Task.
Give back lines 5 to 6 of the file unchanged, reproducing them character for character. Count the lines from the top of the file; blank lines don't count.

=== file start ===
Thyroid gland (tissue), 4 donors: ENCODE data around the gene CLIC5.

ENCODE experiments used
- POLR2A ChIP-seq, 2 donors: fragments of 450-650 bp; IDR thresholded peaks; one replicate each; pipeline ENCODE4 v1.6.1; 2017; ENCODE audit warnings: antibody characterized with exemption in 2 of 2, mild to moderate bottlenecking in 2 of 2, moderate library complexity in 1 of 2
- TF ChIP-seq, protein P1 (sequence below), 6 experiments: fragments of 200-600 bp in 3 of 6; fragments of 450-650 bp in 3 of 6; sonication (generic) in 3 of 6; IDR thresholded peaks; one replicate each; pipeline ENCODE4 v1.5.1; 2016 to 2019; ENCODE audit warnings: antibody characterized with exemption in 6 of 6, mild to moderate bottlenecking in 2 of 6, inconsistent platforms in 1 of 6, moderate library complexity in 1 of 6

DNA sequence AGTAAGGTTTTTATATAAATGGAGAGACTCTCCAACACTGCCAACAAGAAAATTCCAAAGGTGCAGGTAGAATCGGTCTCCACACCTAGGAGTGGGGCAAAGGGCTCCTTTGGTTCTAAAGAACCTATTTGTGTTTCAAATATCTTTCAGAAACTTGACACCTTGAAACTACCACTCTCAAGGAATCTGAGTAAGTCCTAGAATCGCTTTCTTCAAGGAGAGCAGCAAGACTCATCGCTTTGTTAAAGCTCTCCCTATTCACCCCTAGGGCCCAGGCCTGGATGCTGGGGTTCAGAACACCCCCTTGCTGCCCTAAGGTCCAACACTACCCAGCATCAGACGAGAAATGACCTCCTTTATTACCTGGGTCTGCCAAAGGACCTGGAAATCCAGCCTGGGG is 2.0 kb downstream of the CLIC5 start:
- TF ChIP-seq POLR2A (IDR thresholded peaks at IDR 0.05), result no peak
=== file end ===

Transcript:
DNA sequence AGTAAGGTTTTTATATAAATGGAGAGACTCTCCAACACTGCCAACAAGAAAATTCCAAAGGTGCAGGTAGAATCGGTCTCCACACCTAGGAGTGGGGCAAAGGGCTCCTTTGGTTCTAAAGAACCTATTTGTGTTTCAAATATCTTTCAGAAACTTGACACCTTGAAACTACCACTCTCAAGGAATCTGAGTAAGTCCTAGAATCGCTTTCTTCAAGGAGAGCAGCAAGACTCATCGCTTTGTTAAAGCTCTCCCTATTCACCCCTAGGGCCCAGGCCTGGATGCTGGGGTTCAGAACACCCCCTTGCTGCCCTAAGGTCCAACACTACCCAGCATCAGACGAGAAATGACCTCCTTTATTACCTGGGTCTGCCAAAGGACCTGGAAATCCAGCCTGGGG is 2.0 kb downstream of the CLIC5 start:
- TF ChIP-seq POLR2A (IDR thresholded peaks at IDR 0.05), result no peak